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Fund sales rebound
Equity funds neglected

The Investment Funds Institute of Canada recently reported that sales of mutual funds topped $1 billion for the month of December. The industry is looking forward to building upon this momentum, but there are signs that investors are still skittish and have not yet regained their appetite for stock funds - the industry's bread and butter. This has implications for both investors and advisors.

The numbers

On the year, 2003 was the first calendar year - since 1988 - that money was pulled out of funds on a net basis. Last year, the fund industry reported nearly $607 million in net redemptions. Proportionately, 1988 and 2003 redemption figures were almost identical and both years followed what proved to be bear market bottoms.

+ Non-money-market funds reported their strongest net sales (as a percentage of assets) since Mar 2002 (a month which usually includes some RSP contributions).

+ Balanced fund net sales have rebounded to spring 2002 levels (which preceded the long redemption streak in stock funds).

+ Dividend funds posted their best absolute net sales since 1998 and its highest relative sales (net sales as percentage of prior net assets) since spring 2002.

+ Stock funds remain in net redemptions (though U.S. stock funds brought in new money). Also, gross purchases of stock funds are on the rise - a trend I expect will continue through the RRSP season. Actually, I think we'll see net sales for stock funds sometime during RRSP season.

The major themes that took hold early this year continue to roll along. Bond and dividend funds accounted for 113 percent of total net sales and 111 percent of non-money-market net sales. However, in my opinion this has simply been an example of an old theme - chasing returns. So, what does the future hold for the industry?

Looking ahead

We may well see stock funds bringing in net new money - probably next month. But, if it happens at all, will that be the start of a trend? I think trends in the types of funds people buy simply follow performance. But there are a couple of factors that argue against a return to years of $10 billion or more in stock fund sales.

The "all stocks all the time" mantra that permeated much of the industry was obviously inappropriate for many people. If it wasn't clear before, it should be like crystal today that investors underestimate how much risk they can truly assume, no matter how many profile questionnaires they're asked to complete. A bear market has an amazing ability to test one's risk tolerance - even pushing a few too far the other way. However, the point is that with many investors probably overweight equities in the first place, perhaps the last few years has been more of a return to a more normal asset mix.

Also, what many academics and other researchers see in terms of demographic trends paints a bleak picture for the demand for equities - as our population ages and starves for more cash generating securities.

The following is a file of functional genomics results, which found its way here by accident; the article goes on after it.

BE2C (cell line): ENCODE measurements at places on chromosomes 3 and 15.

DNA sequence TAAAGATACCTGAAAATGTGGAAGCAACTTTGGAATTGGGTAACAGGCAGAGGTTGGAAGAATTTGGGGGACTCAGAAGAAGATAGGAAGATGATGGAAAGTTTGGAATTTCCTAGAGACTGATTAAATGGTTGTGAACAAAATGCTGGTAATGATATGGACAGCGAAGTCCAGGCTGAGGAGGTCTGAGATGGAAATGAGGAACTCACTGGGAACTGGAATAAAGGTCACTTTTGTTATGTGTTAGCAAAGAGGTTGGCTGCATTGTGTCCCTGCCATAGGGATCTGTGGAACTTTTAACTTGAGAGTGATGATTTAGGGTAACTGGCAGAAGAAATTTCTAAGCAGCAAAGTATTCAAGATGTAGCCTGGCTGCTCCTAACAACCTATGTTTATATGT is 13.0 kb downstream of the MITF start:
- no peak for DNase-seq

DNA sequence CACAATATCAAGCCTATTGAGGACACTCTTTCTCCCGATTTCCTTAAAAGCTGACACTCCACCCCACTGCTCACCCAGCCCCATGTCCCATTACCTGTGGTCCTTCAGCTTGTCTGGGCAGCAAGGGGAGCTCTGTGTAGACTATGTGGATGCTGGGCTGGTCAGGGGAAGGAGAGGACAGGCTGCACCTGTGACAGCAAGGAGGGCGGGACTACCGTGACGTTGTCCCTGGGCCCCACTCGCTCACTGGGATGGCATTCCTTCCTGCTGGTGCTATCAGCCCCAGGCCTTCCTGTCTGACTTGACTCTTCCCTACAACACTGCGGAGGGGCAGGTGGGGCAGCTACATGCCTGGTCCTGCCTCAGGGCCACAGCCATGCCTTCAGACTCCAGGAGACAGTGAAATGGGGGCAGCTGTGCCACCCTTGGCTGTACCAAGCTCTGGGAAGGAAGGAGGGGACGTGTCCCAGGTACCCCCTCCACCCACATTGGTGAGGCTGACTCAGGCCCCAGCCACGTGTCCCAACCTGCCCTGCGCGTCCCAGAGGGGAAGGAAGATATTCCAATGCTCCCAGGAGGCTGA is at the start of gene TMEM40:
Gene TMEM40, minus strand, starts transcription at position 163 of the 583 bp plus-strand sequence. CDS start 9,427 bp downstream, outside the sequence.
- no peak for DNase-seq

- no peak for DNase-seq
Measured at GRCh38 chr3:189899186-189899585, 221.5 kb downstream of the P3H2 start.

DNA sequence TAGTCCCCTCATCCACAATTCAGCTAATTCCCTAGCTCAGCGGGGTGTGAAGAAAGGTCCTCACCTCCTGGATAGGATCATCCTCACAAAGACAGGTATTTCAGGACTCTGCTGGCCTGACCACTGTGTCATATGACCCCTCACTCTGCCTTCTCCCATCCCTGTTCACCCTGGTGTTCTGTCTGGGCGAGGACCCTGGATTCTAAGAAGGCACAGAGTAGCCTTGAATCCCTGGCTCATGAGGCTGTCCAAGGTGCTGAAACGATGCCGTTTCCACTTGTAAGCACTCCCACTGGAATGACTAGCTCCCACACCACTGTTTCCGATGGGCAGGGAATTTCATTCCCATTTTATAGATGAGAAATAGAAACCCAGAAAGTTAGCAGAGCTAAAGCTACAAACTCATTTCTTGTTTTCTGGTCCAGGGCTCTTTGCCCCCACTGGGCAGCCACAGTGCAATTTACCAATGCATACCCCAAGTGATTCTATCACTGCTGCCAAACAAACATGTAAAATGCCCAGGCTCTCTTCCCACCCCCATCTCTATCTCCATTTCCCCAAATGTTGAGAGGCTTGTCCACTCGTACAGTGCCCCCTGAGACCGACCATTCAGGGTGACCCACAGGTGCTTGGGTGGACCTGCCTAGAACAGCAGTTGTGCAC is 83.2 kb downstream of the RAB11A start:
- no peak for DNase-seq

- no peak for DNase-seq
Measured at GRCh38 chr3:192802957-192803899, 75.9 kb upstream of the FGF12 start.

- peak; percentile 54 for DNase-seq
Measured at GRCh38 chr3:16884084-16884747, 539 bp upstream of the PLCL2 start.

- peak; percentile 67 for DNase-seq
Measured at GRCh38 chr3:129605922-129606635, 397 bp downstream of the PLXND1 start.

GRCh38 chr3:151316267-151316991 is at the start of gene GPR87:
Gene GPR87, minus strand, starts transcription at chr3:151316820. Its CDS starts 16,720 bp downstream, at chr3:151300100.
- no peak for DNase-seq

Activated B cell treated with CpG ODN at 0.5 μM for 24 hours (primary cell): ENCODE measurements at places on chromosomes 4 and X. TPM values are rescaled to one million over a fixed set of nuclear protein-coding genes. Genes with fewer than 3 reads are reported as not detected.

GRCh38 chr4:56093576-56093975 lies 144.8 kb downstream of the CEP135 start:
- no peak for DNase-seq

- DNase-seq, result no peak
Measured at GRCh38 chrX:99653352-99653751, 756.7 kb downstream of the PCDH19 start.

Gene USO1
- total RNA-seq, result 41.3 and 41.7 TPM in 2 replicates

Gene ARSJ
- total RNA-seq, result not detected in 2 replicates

Avoiding past mistakes

Demand for stock funds will surely return but it will be more cyclical than it has in the past. The past, however, provides a frightening picture of what the future may hold. The performance chasing of past - or what I call the vicious cycle of investor behaviour - has resulted in performance of just about 4.5 percent per year. That figure is estimated for all stock funds - diversified, small cap, sector, resources, venture capital, etc.

The median stock fund has a ten year annualized return of a little over 6 percent - which amounts to a shortfall (due to timing of cash flows) of more than 150 basis points per year. While we all must ensure that our asset mixes reflect factors specific to each of us, going hog wild on stock funds today may simply toss us back into the vicious cycle of the past.

Investors and advisors should be urged to structure portfolios on a forward-looking basis and resist the urge to make the easy (but often dangerous) choice - last year's winners.

RRSP deadline reminder

March 1, 2004 is this year's deadline to make RRSP contributions and have it applied to 2003. While this is a leap year, February 29 falls on a Sunday this year - which is why the deadline is extended by a day.

Dan Hallett, CFA, CFP is the President of Dan Hallett & Associates Inc. in Windsor Ontario. DH&A is registered as Investment Counsel in Ontario and provides independent investment research to financial advisors. He can be reached at dha@danhallett.com
 
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Disclaimers: Consult with a qualified investment adviser before trading. Past performance is a poor indicator of future performance. The information on this site, and in its related newsletters, is not intended to be, nor does it constitute, financial advice or recommendations. The information on this site is in no way guaranteed for completeness, accuracy or in any other way. More...